Washington: A former employee of Tesla on Thursday issued a statement accusing the electric vehicle manufacturer of not informing authorities of the alleged involvement of a number of employees in drug trafficking ring.
Karl Hansen, a former security worker, said in his statement that employees at the Nevada Gigafactory were allegedly involved in trafficking “significant quantities of cocaine and possibly crystal methamphetamine” for a Mexico-based cartel, according to a New York Post report.
He also mentioned that he had filed a complaint to the Securities and Exchange Commission (SEC).
Alleging that an internal investigation into criminal activities was quashed by Tesla, Hansen said that he was directed to hide a $37 million theft of raw materials from the Nevada factory, adding that another worker was fired for failing to comply, labeling him not a “Tesla team player.”
Hansen also alleged that Tesla co-founder and CEO Elon Musk had sanctioned spying on employees.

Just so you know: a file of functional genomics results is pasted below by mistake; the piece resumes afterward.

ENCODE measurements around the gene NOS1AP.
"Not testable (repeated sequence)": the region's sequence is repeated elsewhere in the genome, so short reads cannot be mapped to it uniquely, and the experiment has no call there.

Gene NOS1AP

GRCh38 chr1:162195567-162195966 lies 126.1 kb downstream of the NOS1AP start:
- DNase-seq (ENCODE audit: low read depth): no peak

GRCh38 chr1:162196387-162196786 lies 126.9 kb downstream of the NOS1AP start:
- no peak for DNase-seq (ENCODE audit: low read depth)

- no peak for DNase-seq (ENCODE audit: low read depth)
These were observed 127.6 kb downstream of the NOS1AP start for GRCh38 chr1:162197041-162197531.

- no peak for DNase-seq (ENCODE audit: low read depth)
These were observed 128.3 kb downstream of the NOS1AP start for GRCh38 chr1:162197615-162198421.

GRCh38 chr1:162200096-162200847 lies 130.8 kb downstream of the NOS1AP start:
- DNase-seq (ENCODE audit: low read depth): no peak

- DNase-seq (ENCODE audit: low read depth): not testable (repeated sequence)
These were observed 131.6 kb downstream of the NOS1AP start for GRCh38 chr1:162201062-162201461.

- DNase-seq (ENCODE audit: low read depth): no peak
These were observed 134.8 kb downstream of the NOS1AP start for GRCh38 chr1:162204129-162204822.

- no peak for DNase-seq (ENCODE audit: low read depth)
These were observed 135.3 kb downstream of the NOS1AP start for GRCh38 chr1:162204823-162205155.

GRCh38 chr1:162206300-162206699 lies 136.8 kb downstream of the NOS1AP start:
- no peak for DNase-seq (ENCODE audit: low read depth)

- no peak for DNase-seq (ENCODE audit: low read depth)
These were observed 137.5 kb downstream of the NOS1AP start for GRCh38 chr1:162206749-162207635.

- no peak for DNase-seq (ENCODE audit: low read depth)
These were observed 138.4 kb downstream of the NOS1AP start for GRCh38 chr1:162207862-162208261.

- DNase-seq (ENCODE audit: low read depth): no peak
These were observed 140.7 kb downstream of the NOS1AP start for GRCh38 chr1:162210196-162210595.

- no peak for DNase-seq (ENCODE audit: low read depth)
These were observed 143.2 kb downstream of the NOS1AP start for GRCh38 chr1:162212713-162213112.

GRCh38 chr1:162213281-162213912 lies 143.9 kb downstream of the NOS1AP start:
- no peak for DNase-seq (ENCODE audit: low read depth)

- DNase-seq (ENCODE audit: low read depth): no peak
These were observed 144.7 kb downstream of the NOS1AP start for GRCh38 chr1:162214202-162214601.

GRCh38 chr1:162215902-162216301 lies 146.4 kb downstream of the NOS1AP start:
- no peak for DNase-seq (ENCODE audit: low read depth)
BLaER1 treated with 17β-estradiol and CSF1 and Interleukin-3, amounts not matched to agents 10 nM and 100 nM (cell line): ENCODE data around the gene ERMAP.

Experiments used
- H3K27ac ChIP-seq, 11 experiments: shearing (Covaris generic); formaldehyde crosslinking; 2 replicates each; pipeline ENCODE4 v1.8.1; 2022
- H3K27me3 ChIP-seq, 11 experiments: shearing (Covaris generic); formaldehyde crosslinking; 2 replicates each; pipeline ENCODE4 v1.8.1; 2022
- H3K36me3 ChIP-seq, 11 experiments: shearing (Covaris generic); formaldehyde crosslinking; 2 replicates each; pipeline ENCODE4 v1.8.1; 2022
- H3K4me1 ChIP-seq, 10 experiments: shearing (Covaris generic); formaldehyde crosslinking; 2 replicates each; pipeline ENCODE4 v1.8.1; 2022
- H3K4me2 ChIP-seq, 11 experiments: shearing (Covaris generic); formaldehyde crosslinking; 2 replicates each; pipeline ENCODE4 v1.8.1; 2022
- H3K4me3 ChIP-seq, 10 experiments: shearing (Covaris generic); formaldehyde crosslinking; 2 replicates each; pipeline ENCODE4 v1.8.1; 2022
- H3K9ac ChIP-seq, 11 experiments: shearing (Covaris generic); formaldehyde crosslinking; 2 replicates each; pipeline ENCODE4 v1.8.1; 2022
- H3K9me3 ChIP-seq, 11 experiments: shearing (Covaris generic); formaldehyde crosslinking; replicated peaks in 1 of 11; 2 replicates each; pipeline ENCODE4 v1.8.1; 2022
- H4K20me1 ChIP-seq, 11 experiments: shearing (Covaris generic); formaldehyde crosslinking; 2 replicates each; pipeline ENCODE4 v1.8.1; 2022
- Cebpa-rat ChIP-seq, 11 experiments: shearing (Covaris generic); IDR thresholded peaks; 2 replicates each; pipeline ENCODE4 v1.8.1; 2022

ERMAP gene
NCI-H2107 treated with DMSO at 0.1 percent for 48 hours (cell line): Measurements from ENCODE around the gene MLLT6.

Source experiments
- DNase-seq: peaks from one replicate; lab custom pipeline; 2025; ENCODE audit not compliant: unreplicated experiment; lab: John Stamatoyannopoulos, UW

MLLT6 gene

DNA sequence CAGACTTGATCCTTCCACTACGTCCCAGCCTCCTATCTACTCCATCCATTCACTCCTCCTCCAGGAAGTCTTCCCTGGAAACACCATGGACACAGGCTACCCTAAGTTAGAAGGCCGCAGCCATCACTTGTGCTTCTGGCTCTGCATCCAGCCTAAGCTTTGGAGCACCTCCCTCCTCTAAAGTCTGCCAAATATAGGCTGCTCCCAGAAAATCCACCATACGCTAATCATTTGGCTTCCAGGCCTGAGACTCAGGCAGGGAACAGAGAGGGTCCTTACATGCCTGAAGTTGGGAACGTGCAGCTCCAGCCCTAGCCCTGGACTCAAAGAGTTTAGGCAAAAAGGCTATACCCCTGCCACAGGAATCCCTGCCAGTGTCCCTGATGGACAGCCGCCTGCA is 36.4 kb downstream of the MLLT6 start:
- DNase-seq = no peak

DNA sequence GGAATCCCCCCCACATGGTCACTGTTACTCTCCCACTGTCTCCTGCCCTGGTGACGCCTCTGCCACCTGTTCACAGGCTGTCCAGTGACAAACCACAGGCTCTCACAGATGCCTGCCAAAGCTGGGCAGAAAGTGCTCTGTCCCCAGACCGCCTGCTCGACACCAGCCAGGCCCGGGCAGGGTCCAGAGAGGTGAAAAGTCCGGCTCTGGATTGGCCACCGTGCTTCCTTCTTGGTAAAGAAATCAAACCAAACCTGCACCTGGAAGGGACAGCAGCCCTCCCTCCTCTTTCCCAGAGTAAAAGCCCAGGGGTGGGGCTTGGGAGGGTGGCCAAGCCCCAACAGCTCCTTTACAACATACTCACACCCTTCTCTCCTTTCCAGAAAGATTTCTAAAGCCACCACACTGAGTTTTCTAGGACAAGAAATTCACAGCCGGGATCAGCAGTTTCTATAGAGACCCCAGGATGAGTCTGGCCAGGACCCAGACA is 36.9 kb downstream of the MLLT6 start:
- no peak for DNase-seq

A spokesperson for Tesla said that the allegations leveled by Hansen were being investigated and that he had refused to communicate with the company to further discuss the issue.
“Mr. Hansen’s allegations were taken very seriously when he brought them forward. Some of his claims are outright false. Others could not be corroborated, so we suggested additional investigative steps to try and validate the information he had received second-hand from a single anonymous source. Because we wanted to be sure we got this right, we made numerous attempts to engage further with Mr. Hansen to understand more about what he was claiming and the work that he did in reaching his conclusions. He rejected each of those attempts, and to date has refused to speak with the company further. It seems strange that Mr. Hansen would claim that he is concerned about something happening within the company, but then refuse to engage with the company to discuss the information that he believes he has,” the spokesperson said.
This makes Hansen the second former Tesla employee in recent times to unravel the alleged malpractices at the company after Martin Tripp had alleged defects in the manufacturing process at a battery factory, saying that the company sold products that could harm drivers.
An investigation has been mounted by the SEC to ascertain if Musk had deliberately misdirected Tesla investors. This adds to the legal trouble that the electric car manufacturer is faced with amid its plans to go private. (ANI)